Before Video: A History of the Non-Theatrical Film

By Anthony Slide | Go to book overview

SEVEN
The 1930s and 1940s

The introduction of the sound motion picture dominated both the theatrical and the non-theatrical film fields in the 1930s, and the course of the history of the latter was largely influenced by the pioneer in the introduction of sound to film, the Western Electric Company. The company had acquired the necessary components for the "talkies" to enhance its Bell Telephone system, but Western Electric was not unaware of the potential of sound films and experimented with both sound-on- film and sound-on-disc motion pictures in the 1920s. Although sound- on-film was ultimately adopted by the film industry, the first commercially successful "talkie" was the 1927 Al Jolson vehicle The Jazz Singer, utilizing sound-on-disc provided by Western Electric.

To market its non-telephone-related products, in 1927 Western Electric created a new company, Electrical Research Products, Inc. (ERPI), which licensed the use of sound equipment and also provided acoustical engineering advice to those in the industry. In March 1929, ERPI founded a non-theatrical division to promote the use of sound in religious, educational, and other non-commercial film projects. The following year, the ERPI staff led by Frederick L. Devereux and Dr. V. C. Arnspiger began production on a series of 35mm sound-on-film shorts dealing with athletics, social sciences and vocational guidance. Unfortunately few if any schools were equipped with 35mm sound-on-film projection equipment; and until 1934, when 16mm sound-on-film projectors were intro-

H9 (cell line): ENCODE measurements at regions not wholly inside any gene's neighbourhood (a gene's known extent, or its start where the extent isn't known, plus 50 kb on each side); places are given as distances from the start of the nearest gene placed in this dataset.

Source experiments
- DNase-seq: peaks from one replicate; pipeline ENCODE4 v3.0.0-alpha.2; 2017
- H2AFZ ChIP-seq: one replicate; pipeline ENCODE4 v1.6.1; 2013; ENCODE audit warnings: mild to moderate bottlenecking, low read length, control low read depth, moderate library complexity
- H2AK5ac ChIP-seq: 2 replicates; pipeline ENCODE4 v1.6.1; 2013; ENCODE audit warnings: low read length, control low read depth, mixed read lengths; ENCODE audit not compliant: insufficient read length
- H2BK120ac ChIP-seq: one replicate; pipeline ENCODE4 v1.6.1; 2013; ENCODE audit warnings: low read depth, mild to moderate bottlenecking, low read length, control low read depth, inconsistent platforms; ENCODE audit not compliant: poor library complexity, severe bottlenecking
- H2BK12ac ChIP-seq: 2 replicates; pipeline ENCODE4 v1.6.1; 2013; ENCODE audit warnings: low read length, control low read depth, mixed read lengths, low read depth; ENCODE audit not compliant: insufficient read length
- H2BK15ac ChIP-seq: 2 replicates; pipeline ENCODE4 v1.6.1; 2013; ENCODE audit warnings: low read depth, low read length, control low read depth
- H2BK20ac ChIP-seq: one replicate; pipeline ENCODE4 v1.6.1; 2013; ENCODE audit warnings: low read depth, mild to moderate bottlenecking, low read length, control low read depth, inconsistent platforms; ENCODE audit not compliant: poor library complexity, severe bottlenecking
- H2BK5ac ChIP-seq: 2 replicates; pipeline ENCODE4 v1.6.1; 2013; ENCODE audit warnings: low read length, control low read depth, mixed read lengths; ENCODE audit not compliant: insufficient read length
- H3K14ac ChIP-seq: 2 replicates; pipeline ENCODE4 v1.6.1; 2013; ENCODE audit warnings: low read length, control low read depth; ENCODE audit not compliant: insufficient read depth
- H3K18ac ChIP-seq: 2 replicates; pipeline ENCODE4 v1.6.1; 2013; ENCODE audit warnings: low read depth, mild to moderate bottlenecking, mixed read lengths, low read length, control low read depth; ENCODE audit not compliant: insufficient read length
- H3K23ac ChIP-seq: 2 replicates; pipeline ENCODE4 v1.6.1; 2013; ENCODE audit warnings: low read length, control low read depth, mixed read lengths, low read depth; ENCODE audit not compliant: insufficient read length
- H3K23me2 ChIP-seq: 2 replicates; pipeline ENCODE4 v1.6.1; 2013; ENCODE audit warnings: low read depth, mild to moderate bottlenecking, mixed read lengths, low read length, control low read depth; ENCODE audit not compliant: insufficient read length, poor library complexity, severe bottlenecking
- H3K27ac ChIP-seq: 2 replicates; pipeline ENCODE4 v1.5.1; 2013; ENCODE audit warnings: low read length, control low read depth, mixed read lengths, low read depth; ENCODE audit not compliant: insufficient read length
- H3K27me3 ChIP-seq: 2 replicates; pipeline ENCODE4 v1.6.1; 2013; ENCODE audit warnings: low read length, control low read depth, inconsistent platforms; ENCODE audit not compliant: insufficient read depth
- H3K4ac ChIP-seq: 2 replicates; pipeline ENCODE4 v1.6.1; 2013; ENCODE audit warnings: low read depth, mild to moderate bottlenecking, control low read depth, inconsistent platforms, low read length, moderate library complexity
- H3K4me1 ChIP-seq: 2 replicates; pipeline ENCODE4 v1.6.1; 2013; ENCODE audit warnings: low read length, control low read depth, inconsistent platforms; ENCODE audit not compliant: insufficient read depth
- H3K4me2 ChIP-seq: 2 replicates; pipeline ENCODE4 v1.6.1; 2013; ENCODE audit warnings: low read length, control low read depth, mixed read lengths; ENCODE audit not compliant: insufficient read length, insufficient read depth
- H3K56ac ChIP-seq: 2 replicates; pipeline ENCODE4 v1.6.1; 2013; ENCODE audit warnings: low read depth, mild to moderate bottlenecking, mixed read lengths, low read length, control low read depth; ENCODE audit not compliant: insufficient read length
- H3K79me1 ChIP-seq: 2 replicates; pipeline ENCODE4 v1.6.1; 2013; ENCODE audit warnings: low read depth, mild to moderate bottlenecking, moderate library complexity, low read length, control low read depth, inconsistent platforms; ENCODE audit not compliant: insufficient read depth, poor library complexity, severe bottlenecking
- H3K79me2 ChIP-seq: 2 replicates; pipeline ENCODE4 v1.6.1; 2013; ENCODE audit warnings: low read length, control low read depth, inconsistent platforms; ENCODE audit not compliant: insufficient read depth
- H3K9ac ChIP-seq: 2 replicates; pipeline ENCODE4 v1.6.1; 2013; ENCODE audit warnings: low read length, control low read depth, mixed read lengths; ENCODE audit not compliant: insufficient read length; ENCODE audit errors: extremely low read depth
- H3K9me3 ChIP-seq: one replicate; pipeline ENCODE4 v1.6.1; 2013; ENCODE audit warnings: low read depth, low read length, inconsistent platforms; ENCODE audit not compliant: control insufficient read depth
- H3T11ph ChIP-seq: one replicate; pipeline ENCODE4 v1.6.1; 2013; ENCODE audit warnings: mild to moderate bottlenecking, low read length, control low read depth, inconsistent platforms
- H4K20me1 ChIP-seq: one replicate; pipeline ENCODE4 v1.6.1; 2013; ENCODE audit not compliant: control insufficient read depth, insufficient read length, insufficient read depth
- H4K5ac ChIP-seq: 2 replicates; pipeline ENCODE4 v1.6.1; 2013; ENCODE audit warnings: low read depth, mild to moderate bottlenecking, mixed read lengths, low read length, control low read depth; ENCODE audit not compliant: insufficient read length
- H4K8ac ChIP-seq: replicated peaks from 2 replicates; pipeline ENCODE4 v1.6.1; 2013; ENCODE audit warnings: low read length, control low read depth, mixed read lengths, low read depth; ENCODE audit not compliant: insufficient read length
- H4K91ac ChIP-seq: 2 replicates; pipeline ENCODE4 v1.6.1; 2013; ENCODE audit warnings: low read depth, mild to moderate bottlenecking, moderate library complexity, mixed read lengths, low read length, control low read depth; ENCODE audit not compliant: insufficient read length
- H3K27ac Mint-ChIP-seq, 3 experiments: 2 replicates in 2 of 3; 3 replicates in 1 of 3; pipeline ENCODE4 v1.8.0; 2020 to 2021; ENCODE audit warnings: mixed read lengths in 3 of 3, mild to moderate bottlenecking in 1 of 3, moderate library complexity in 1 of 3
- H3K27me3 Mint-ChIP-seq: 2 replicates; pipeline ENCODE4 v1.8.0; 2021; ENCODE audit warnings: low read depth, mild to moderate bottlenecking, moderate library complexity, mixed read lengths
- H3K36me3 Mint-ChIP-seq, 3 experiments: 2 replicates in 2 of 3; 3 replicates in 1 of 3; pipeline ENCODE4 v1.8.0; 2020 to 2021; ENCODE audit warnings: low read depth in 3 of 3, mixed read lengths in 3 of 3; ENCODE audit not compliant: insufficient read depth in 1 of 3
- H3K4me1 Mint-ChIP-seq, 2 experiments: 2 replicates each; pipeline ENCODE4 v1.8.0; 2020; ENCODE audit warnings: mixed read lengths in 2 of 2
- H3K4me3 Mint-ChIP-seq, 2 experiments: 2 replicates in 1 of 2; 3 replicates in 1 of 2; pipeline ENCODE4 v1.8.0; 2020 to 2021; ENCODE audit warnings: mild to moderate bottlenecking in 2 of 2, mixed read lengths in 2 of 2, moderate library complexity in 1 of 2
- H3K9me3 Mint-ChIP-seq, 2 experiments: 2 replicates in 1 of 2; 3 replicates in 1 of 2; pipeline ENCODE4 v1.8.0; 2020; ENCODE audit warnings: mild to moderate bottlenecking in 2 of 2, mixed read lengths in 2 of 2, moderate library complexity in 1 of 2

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Before Video: A History of the Non-Theatrical Film
Table of contents

Table of contents

  • Recent Titles in Contributions to the Study of Mass Media and Communications ii
  • Title Page iii
  • Contents v
  • Acknowledgments vii
  • Introduction ix
  • Notes xii
  • One Origins 1
  • Notes 16
  • Two Chicago-- the Non-Theatrical Film Capital of the World 19
  • Notes 31
  • Three the Eastman Kodak Connection 33
  • Notes 43
  • Four Specialization 45
  • Five Film in Education and Religion 59
  • Notes 73
  • Six the Chronicles of America 75
  • Notes 87
  • Seven the 1930s and 1940s 89
  • Notes 105
  • Eight Decades of Progress and Prosperity 107
  • Notes 120
  • Nine the Waning Years 123
  • Notes 136
  • Appendix A: Major Non- Theatrical Distributors of the 1920s 137
  • Appendix B: Major Non-Theatrical 16mm Distributors of the 1930s 141
  • Appendix C: Major Non-Theatrical 16mm Distributors of the 1940s 145
  • Appendix D: Useful Non-Theatrical Addresses 151
  • Selected Bibliography 155
  • Index 161
  • About the Author 172
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